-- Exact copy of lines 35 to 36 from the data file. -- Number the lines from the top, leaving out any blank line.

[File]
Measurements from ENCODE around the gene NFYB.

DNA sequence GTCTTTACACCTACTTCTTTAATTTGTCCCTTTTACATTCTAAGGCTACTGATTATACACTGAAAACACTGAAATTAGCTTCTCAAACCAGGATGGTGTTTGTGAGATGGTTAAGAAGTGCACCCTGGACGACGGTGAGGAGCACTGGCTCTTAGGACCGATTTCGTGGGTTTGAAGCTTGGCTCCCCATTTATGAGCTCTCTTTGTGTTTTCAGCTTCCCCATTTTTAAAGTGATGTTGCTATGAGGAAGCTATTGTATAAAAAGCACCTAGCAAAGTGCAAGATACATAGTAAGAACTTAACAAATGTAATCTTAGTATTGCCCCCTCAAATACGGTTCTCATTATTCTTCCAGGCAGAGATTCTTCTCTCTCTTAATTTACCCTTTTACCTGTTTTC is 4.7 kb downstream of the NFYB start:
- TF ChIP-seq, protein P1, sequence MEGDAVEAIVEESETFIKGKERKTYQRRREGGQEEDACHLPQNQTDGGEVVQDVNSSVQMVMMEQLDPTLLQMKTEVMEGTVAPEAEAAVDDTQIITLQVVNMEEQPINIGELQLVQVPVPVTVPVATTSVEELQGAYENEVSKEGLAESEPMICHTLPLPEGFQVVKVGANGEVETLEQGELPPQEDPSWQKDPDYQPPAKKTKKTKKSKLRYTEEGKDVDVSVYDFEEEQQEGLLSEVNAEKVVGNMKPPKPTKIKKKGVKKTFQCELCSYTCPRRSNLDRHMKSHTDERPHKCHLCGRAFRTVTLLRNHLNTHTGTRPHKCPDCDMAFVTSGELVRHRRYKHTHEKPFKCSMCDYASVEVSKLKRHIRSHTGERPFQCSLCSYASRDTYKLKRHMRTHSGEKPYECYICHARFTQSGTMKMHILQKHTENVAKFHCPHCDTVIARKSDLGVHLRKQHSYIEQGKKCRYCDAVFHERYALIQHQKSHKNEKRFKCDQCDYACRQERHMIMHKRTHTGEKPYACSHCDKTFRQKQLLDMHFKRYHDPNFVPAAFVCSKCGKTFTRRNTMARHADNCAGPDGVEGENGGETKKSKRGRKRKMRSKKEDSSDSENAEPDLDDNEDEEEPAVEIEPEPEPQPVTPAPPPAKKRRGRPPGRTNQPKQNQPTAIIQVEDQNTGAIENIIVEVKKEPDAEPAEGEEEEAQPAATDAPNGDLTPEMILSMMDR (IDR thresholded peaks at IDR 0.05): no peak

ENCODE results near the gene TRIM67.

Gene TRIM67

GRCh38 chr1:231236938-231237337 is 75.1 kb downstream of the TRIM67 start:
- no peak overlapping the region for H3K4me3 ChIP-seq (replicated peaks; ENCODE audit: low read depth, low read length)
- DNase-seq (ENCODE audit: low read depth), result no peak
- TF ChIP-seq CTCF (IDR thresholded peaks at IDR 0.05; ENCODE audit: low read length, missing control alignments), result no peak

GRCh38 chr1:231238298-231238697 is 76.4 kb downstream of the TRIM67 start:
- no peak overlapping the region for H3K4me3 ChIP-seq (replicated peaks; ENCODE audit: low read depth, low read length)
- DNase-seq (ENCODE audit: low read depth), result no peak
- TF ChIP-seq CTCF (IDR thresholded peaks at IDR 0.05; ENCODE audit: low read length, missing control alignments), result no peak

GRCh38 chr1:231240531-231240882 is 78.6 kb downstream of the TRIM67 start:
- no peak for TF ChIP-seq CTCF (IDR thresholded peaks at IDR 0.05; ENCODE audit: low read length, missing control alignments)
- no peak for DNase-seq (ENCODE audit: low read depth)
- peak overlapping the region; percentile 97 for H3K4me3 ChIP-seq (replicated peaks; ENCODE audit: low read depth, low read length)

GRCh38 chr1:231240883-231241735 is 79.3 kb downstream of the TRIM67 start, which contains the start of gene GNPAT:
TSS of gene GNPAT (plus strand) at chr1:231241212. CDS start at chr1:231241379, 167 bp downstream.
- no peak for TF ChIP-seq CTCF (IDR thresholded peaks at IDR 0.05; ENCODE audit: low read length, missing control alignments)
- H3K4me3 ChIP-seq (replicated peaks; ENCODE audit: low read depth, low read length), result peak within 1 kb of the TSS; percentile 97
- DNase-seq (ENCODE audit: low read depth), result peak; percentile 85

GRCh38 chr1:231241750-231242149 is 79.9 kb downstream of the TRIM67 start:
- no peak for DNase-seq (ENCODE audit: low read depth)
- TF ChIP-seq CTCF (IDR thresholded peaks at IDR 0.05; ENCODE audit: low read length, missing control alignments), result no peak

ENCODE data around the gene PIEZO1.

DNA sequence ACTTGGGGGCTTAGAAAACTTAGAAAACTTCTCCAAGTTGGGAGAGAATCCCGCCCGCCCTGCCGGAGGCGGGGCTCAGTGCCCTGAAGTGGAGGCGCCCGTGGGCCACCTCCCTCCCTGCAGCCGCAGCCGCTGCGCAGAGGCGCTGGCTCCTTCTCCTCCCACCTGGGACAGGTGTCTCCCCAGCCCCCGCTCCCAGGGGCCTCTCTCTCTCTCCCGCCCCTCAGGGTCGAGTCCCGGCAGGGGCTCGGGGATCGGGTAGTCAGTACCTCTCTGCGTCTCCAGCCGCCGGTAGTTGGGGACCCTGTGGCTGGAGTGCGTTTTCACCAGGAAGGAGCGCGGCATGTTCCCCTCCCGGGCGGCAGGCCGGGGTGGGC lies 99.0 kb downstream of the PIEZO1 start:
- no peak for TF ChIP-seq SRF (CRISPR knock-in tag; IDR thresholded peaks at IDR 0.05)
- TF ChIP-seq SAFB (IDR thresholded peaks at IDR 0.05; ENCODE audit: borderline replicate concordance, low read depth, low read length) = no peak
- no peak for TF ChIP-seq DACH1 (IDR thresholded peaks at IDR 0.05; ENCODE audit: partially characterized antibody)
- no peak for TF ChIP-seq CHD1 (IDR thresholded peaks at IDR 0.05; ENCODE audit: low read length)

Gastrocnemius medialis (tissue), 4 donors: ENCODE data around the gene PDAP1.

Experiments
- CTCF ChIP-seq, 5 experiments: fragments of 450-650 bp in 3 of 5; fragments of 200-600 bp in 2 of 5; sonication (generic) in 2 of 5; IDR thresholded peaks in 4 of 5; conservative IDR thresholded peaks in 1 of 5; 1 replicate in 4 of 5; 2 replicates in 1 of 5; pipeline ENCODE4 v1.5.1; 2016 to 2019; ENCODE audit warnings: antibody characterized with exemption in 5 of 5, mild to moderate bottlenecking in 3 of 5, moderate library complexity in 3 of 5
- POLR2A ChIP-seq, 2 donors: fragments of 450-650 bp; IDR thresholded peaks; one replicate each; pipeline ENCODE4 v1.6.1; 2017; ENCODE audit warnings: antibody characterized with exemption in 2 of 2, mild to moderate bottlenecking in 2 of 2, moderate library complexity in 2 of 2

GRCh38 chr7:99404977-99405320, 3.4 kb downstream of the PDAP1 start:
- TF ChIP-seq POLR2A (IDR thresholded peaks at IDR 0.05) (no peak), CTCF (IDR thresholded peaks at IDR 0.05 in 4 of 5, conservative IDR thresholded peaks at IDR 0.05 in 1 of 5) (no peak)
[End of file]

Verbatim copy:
- POLR2A ChIP-seq, 2 donors: fragments of 450-650 bp; IDR thresholded peaks; one replicate each; pipeline ENCODE4 v1.6.1; 2017; ENCODE audit warnings: antibody characterized with exemption in 2 of 2, mild to moderate bottlenecking in 2 of 2, moderate library complexity in 2 of 2

GRCh38 chr7:99404977-99405320, 3.4 kb downstream of the PDAP1 start: